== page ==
Type 2 diabetes in mid and late-life is associated with an increased risk of developing cognitive impairment and dementia. All adults, especially once we reach middle age, should have their blood sugar regularly checked by their doctor. What’s the evidence that diabetes affects dementia risk? Research consistently shows that people who have type 2 diabetes are, on average, more likely to develop dementia compared to those without diabetes. Some people who don’t have diabetes have problems with the way their body deals with glucose and insulin. Impaired insulin secretion, insulin resistance and glucose intolerance are also associated with an increased risk of dementia. Several studies have shown that the presence of type 2 diabetes in midlife is associated with increased risk of dementia, Alzheimer’s disease, vascular dementia and cognitive impairment. Longer duration and greater severity of diabetes may further increase the risk of dementia. A review of relevant studies found that diabetes was associated with a 47% increased risk of any dementia, a 39% increased risk of Alzheimer’s disease, and a 138% increased risk of vascular dementia (Lu F-P, et al. Diabetes and the risk of multi-system aging phenotypes: a systematic review and meta-analysis. PLoS ONE, 2009, 4(1): e4144. doi:10.1371/journal.pone.0004144). Some studies have shown that people with diabetes who are treated with medications have better cognitive function and less cognitive decline over time compared to those who are not treated. More research is needed to be sure that effective treatment of diabetes can reduce dementia risk, but it seems likely that good glucose control would reduce the risk of long-term problems including dementia. Diabetes can be effectively managed. So to reduce your risk of d Continue reading >>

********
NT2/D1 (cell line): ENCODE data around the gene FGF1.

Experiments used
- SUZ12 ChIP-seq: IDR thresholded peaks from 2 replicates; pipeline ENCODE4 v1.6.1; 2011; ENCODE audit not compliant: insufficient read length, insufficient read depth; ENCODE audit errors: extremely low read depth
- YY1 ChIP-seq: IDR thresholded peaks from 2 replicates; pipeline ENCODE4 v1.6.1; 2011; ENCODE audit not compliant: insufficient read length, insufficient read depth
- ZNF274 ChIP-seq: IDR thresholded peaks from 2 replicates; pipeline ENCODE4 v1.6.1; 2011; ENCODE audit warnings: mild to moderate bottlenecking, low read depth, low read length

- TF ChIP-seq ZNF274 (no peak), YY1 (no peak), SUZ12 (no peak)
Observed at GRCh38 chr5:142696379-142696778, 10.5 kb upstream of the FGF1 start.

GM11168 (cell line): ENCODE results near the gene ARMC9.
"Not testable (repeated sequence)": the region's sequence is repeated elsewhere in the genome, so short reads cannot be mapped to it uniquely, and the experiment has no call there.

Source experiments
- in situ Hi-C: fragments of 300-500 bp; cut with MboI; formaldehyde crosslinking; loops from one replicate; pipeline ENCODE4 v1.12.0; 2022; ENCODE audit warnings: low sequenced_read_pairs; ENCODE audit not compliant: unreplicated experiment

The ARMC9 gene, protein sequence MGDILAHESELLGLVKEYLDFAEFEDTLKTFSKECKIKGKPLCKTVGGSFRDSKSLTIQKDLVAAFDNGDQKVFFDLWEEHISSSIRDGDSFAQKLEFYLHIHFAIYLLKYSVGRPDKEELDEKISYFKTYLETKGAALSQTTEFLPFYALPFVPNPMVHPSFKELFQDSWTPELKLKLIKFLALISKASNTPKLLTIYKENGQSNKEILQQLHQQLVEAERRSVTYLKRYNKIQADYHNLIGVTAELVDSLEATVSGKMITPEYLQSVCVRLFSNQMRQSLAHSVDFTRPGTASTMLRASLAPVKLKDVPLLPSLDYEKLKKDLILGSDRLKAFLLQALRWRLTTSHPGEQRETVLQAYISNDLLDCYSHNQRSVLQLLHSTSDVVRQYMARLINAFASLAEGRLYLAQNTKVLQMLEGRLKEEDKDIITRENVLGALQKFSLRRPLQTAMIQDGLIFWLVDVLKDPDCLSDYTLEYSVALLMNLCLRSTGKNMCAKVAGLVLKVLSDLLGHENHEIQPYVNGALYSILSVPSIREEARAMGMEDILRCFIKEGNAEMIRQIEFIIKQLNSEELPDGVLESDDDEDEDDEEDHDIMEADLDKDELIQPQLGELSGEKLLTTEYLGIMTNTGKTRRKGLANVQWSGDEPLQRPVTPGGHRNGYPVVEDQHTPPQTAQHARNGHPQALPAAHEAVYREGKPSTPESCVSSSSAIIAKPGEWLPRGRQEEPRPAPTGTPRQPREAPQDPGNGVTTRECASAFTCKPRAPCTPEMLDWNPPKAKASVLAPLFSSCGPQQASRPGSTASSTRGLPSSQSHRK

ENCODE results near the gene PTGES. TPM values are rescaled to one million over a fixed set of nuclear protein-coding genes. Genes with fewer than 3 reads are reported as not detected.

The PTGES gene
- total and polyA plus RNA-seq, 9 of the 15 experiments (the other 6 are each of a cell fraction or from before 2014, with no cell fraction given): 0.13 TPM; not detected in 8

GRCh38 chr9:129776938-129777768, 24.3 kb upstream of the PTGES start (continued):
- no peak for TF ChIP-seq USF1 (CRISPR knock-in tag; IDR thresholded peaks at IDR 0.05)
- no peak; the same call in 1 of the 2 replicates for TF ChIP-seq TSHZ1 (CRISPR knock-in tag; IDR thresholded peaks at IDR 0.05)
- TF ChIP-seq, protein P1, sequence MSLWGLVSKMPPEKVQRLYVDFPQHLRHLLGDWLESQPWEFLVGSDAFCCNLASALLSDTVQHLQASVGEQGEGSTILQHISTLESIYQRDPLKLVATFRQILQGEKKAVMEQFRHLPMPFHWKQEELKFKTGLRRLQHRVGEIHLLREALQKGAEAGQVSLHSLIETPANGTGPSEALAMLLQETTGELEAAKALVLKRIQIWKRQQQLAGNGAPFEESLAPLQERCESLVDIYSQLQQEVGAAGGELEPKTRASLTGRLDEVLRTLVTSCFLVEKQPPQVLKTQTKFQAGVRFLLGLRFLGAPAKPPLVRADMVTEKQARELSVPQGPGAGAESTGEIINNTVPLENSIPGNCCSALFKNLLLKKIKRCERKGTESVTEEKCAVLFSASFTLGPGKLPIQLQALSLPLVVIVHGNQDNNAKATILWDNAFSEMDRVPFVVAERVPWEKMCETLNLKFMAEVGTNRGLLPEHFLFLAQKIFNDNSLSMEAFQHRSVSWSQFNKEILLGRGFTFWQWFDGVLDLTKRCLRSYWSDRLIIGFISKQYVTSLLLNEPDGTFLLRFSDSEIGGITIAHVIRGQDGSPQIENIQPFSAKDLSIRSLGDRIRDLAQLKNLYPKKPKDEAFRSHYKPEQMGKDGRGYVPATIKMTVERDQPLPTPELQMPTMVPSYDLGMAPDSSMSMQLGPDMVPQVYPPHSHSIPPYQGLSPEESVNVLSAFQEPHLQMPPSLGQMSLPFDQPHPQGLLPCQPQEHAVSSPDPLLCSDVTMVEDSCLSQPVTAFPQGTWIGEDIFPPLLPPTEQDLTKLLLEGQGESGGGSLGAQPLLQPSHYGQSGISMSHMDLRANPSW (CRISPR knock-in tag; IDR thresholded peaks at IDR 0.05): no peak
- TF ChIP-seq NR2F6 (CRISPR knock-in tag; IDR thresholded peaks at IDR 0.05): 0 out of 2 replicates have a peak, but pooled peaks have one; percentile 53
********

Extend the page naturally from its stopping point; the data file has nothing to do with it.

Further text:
Diabetes And Dementia - Is There A Connection?

Diabetes And Dementia - Is There A Connection?